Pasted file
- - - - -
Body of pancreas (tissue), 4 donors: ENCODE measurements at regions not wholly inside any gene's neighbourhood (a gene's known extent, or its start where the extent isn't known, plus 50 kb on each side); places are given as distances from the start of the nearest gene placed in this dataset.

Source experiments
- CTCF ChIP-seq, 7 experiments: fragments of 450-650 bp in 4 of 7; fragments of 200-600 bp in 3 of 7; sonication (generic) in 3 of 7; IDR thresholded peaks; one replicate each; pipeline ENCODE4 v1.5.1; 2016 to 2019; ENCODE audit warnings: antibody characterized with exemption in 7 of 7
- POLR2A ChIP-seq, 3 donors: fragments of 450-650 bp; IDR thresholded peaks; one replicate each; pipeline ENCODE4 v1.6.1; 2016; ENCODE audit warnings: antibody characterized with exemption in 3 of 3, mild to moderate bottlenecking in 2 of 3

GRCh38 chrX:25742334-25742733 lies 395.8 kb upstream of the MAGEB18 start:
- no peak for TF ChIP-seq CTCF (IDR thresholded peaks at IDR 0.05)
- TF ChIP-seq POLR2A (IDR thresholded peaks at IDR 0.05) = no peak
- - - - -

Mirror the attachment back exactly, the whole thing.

Body of pancreas (tissue), 4 donors: ENCODE measurements at regions not wholly inside any gene's neighbourhood (a gene's known extent, or its start where the extent isn't known, plus 50 kb on each side); places are given as distances from the start of the nearest gene placed in this dataset.

Source experiments
- CTCF ChIP-seq, 7 experiments: fragments of 450-650 bp in 4 of 7; fragments of 200-600 bp in 3 of 7; sonication (generic) in 3 of 7; IDR thresholded peaks; one replicate each; pipeline ENCODE4 v1.5.1; 2016 to 2019; ENCODE audit warnings: antibody characterized with exemption in 7 of 7
- POLR2A ChIP-seq, 3 donors: fragments of 450-650 bp; IDR thresholded peaks; one replicate each; pipeline ENCODE4 v1.6.1; 2016; ENCODE audit warnings: antibody characterized with exemption in 3 of 3, mild to moderate bottlenecking in 2 of 3

GRCh38 chrX:25742334-25742733 lies 395.8 kb upstream of the MAGEB18 start:
- no peak for TF ChIP-seq CTCF (IDR thresholded peaks at IDR 0.05)
- TF ChIP-seq POLR2A (IDR thresholded peaks at IDR 0.05) = no peak